Resellers have been lectured on the merits of solution selling for years, but some industry executives are pointing in a new direction: demand innovation.
Traditional sales organizations typically enter into alliances with product suppliers and push solutions to customers. A demand innovator, in contrast, researches the market to determine customer needs and then tracks down appropriate solutions.
Demand innovators “become seekers of solutions for their customers instead of seekers of customers for solutions,” said Janet Szilva, president and CEO of JS Group, a Bridgewater, N.J., consulting firm. She said no more than 3 percent to 5 percent of the nation’s VAR population is currently pursuing the demand innovation path.
But demand innovation creates such a powerful connection between buyer and seller that she believes the ability to reform a sales department into an effective demand innovation organization will separate successful VARs from the also-rans within the next few years.
An effective start on that transition is to name a “research and development expert” from the reseller’s staff to shepherd the demand innovation push and research the market, Szilva said.
The R&D; chief “plans the products, solutions and services that the reseller is going to bring to market,” Szilva said. The individual meets with C-level executives among potential customers to discuss future business needs, and crafts the reseller’s solution strategy accordingly.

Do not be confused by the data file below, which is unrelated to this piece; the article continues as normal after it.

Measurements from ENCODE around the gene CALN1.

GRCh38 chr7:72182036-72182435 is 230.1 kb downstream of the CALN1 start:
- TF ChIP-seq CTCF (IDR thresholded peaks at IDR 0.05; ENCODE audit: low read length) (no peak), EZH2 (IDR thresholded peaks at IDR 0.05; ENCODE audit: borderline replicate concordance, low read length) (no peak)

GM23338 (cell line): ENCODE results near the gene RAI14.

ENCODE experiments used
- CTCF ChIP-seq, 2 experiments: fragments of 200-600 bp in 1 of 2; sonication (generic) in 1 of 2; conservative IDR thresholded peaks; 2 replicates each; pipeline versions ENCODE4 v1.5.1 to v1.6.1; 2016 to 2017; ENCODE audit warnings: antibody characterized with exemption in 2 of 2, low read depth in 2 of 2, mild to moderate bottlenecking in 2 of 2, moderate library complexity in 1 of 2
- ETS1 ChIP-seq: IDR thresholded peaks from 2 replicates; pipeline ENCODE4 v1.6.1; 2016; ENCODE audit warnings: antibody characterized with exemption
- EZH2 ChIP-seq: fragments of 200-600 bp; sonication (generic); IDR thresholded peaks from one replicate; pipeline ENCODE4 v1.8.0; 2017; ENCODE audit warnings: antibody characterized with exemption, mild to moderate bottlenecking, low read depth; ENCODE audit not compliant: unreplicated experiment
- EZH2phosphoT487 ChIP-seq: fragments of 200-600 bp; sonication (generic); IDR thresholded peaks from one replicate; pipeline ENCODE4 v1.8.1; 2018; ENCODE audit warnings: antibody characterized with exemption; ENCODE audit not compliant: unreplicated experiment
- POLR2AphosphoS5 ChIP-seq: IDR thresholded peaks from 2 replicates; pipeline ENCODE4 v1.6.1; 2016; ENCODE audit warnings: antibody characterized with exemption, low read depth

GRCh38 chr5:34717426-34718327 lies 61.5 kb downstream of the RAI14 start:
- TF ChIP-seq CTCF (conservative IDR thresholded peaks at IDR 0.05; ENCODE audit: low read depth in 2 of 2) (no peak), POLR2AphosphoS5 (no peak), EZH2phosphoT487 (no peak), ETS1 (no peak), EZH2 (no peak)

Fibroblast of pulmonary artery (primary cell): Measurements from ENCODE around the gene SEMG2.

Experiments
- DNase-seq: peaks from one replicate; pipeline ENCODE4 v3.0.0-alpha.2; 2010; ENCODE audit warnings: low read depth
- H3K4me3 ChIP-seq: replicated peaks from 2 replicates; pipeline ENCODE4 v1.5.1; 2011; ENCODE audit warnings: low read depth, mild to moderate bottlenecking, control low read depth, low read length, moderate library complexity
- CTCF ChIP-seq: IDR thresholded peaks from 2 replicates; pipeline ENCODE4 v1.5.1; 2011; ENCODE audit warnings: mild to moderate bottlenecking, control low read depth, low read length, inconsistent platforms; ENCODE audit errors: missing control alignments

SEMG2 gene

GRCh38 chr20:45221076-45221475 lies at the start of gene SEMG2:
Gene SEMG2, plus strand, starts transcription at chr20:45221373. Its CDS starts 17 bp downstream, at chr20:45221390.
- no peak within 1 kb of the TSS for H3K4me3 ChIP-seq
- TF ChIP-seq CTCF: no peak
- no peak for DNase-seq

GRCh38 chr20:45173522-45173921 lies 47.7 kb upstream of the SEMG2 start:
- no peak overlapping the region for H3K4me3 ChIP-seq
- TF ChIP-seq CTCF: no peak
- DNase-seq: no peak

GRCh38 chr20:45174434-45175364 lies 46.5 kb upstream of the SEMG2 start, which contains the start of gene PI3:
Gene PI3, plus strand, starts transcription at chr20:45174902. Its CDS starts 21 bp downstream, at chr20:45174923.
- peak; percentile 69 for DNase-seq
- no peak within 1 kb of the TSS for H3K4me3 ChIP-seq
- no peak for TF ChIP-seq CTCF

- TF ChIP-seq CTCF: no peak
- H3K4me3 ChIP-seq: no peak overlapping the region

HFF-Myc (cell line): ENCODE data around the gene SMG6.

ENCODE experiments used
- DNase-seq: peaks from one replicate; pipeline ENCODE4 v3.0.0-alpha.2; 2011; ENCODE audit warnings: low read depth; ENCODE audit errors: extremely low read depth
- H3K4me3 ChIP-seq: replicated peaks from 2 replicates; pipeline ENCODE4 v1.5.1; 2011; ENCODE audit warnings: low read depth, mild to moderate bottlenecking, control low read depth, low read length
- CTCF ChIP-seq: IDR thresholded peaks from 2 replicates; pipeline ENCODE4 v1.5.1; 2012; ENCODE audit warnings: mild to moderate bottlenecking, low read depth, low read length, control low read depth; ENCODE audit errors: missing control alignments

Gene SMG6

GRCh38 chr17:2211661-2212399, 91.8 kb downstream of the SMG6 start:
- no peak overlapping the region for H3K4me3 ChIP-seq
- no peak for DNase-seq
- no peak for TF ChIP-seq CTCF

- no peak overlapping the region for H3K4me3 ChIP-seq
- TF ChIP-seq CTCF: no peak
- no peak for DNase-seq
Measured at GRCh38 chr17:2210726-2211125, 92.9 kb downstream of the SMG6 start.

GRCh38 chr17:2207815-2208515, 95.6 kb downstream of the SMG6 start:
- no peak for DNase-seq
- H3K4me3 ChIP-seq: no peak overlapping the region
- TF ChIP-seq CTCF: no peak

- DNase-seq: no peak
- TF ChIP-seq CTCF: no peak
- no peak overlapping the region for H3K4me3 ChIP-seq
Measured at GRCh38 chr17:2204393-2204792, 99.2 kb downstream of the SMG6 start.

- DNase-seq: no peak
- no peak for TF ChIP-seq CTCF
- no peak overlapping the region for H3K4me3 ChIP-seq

The R&D; position calls for a mix of business development and technology skills. Depending on the organization, the R&D; expert may be termed a chief technology officer or a technology strategist, she said.
Among the early demand innovation adherents is Cross Telecom Corp., an Avaya solutions provider based in Eden Prairie, Minn. The company doubled its sales last year, but nonetheless has decided to revise its sales philosophy, according to Robert Coughlin, Cross’ president and founder.
Cross’ approach to customers was based mostly on transactions, rather than on building longer-term relationships, Coughlin said.
In response, the company recently went though “some realignment within the organization” that included moving a pre- and post-sales technical services expert into a CTO role.
The CTO is now in the process of launching Cross University, a program designed to educate account teams on the company’s new value proposition, Coughlin said. The CTO will also develop employee training paths and help cultivate the company’s service offerings.
Next Page: ACS nabs HomeBanc BPO pact.